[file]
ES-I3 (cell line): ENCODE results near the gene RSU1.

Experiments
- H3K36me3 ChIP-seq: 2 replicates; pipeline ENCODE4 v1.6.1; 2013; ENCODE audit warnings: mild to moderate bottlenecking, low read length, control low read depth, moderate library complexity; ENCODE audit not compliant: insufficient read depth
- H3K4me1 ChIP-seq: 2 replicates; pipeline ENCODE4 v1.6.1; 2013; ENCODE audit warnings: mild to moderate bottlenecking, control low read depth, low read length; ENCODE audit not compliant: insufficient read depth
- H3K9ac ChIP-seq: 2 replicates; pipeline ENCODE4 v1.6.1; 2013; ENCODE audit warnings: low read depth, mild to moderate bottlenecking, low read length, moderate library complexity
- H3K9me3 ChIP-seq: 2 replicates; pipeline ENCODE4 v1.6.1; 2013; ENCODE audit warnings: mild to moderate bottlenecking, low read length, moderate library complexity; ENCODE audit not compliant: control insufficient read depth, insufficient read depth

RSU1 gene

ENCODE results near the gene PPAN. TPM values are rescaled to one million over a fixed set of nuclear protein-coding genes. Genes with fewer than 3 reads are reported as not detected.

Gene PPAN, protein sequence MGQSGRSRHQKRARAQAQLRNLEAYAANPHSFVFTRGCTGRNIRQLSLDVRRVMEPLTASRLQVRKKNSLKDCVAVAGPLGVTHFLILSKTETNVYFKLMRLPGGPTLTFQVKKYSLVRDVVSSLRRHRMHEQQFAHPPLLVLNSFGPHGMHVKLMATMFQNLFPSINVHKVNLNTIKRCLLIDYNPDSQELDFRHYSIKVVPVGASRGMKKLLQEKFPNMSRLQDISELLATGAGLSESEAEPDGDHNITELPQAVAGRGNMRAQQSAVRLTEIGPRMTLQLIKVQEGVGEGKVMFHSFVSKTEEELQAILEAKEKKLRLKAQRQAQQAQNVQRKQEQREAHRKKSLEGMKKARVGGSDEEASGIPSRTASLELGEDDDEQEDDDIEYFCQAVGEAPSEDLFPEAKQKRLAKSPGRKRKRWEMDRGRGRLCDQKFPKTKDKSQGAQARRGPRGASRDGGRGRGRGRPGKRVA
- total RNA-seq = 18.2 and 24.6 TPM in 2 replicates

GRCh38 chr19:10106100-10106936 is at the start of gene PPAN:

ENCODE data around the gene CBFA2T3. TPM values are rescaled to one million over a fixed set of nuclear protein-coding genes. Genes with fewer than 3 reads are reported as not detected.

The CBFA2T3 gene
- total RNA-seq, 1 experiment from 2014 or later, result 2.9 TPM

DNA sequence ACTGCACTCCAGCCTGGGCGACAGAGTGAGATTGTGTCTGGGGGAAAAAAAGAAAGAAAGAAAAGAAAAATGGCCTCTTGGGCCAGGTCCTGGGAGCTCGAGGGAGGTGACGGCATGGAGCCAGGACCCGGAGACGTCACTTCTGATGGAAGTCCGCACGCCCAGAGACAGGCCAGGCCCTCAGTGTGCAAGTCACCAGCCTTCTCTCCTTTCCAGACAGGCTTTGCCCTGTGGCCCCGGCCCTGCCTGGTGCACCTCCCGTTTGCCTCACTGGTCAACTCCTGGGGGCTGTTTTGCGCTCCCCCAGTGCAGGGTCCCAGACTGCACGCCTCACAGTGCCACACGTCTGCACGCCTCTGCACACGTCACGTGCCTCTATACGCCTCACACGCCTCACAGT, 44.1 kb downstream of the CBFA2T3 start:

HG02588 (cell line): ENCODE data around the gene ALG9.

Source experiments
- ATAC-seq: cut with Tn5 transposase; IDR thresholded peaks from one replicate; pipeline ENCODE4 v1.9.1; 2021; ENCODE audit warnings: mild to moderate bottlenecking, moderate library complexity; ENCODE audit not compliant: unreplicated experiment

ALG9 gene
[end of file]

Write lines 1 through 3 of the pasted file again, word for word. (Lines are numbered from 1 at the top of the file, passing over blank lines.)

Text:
ES-I3 (cell line): ENCODE results near the gene RSU1.

Experiments
- H3K36me3 ChIP-seq: 2 replicates; pipeline ENCODE4 v1.6.1; 2013; ENCODE audit warnings: mild to moderate bottlenecking, low read length, control low read depth, moderate library complexity; ENCODE audit not compliant: insufficient read depth